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pints

English translation: a pint (here: of beer)

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GLOSSARY ENTRY (DERIVED FROM QUESTION BELOW)
English term or phrase:pints
English translation:a pint (here: of beer)
Entered by: Jason Ma
Options:
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14:39 Mar 9, 2008
English to English translations [PRO]
Social Sciences - Poetry & Literature
English term or phrase: pints
But we can still pull on pack and boot and head to the hills. Tread the coastal paths of Wales or Cornwall, say, where the day is one long rainbow of mist, crying gulls and sour heather, and evening brings a fishing harbor clustered in a cove (small bay), and a pub with a slate roof gleaming with sea spray , where pints may have been pouring for half a millennium and more.

Thank you for your assistance.
Jason Ma
China
Local time: 19:55
a pint (here: of beer)
Explanation:
a pint is an old imperial measure for liquid which is most often used in the UK in relation to beer. You will find most beer is served either as a 1/2 pint or pint and in a glass sized accordingly.

Of this I am sure :-)


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Note added at 5 mins (2008-03-09 14:44:44 GMT)
--------------------------------------------------

Your sentence here means that beer has been available to buy for 1500+ years.

Pouring probably refers to the bar staff 'pouring the pint' from the beer kegs and serving to the customers. The phrase 'to pour a pint' is often used these days.
Selected response from:

xxxPoveyTrans
Local time: 12:55
Grading comment
Thanks for your assistance.
4 KudoZ points were awarded for this answer

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Summary of answers provided
5 +13a pint (here: of beer)xxxPoveyTrans
4 +2measurement unit of fluids
Adele Oliveri


Discussion entries: 4





  

Answers


2 mins   confidence: Answerer confidence 4/5Answerer confidence 4/5 peer agreement (net): +2
measurement unit of fluids


Explanation:
the author is talking about pints of beer - a pint is roughly equal to half a litre and it's the standard unit of measurement used in british pubs.

Adele Oliveri
Italy
Local time: 13:55
Native speaker of: Native in ItalianItalian

Peer comments on this answer (and responses from the answerer)
agree  Mark Nathan
16 mins
  -> thank you :-)

agree  V_N
1 day51 mins
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2 mins   confidence: Answerer confidence 5/5 peer agreement (net): +13
a pint (here: of beer)


Explanation:
a pint is an old imperial measure for liquid which is most often used in the UK in relation to beer. You will find most beer is served either as a 1/2 pint or pint and in a glass sized accordingly.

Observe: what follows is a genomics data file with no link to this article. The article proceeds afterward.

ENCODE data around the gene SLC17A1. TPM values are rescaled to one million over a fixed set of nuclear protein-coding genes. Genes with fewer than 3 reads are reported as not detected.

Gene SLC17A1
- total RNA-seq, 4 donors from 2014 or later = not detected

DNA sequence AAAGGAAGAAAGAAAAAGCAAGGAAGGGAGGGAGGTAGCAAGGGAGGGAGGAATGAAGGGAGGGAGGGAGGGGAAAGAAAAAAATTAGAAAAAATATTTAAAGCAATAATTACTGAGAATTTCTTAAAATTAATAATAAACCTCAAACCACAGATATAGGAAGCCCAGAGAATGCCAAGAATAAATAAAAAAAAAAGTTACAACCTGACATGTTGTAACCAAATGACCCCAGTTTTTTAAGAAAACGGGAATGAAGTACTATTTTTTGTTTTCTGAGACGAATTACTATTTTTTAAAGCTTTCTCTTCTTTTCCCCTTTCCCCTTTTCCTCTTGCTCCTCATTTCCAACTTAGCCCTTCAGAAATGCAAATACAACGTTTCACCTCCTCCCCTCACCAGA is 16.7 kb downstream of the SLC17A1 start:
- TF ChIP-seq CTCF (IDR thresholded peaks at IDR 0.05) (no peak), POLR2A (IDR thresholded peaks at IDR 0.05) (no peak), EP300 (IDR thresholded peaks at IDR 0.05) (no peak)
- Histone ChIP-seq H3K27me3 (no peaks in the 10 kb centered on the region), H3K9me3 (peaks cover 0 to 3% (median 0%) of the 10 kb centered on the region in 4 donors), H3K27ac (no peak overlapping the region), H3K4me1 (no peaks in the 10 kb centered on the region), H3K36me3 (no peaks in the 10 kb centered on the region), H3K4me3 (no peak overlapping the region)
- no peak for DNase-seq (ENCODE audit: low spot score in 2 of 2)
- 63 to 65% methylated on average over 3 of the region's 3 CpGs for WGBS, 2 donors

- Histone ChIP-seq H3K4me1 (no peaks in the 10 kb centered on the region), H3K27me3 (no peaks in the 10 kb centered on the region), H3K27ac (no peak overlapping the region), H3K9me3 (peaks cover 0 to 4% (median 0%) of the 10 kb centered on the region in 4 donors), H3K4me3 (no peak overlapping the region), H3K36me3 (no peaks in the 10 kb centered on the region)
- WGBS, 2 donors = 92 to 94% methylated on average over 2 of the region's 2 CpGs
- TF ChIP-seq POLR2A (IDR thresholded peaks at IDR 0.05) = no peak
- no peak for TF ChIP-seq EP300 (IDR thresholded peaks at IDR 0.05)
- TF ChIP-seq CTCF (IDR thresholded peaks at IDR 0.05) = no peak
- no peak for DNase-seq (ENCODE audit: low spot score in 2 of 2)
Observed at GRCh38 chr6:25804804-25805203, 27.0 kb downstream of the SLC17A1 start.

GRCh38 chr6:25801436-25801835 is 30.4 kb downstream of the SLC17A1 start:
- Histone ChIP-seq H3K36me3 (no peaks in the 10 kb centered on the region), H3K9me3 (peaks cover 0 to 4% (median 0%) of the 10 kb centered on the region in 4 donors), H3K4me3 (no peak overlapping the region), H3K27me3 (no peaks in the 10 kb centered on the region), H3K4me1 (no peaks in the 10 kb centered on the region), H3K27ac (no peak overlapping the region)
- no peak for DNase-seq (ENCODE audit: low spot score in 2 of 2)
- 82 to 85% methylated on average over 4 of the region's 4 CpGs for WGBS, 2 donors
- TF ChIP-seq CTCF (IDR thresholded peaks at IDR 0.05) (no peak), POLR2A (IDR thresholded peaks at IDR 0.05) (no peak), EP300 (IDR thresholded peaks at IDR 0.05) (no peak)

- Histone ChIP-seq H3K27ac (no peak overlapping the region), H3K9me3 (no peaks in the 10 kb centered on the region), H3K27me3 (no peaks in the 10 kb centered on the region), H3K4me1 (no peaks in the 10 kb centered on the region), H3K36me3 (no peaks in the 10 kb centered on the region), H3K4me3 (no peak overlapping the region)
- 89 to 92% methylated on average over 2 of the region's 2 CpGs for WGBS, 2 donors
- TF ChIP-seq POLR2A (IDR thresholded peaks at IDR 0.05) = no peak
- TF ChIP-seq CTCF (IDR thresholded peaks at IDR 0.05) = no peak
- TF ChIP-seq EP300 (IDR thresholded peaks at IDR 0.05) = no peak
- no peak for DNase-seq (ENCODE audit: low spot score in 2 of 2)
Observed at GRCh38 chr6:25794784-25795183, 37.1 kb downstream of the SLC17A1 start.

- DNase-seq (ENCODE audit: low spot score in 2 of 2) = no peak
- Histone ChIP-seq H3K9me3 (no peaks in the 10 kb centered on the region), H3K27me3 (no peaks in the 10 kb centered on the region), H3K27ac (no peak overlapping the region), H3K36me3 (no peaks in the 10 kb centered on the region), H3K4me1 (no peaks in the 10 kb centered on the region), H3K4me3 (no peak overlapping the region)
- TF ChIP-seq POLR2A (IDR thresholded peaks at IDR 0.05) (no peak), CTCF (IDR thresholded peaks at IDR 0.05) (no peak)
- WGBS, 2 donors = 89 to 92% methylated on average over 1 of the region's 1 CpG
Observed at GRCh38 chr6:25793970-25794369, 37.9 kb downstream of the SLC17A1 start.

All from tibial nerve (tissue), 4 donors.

Of this I am sure :-)


--------------------------------------------------
Note added at 5 mins (2008-03-09 14:44:44 GMT)
--------------------------------------------------

Your sentence here means that beer has been available to buy for 1500+ years.

Pouring probably refers to the bar staff 'pouring the pint' from the beer kegs and serving to the customers. The phrase 'to pour a pint' is often used these days.

xxxPoveyTrans
Local time: 12:55
Specializes in field
Native speaker of: English
PRO pts in category: 8
Grading comment
Thanks for your assistance.

Peer comments on this answer (and responses from the answerer)
agree  Mihaela Ghiuzeli
0 min
  -> Thanks

agree  Adele Oliveri: :-D
0 min
  -> Thanks

agree  Carol Gullidge: yes, a pint in a pub is a metaphor for a drink of beer. If you're going out "for a pint", that means you're going to drink some beer [for Asker's benefit - I'm sure you don't need to be told!]
4 mins
  -> Indeed - this is my first ever 100% answer :-)

agree  Patricia Townshend
5 mins
  -> Thanks

agree  Jack Doughty: Even as one who never drinks beer, I have no doubt you're right.
13 mins
  -> Thanks Jack!!

agree  Mark Nathan
16 mins
  -> Thanks

agree  Mark Berelekhis
31 mins
  -> Thanks

agree  NancyLynn: And as one who enjoys a pint, cheers :-) // oh, aye, they're jars in Eire, too
1 hr
  -> Thanks Nancy - I have heard them called 'jars' in Yorkshire

agree  Cristina Santos
7 hrs
  -> Thanks

agree  Will Matter
10 hrs
  -> Thanks

agree  orientalhorizon
10 hrs
  -> Thanks

agree  Phong Le
20 hrs
  -> Thanks Phong

agree  V_N
1 day52 mins
  -> Thanks
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Voters for reclassification
as
PRO / non-PRO
Non-PRO (1): EdithK


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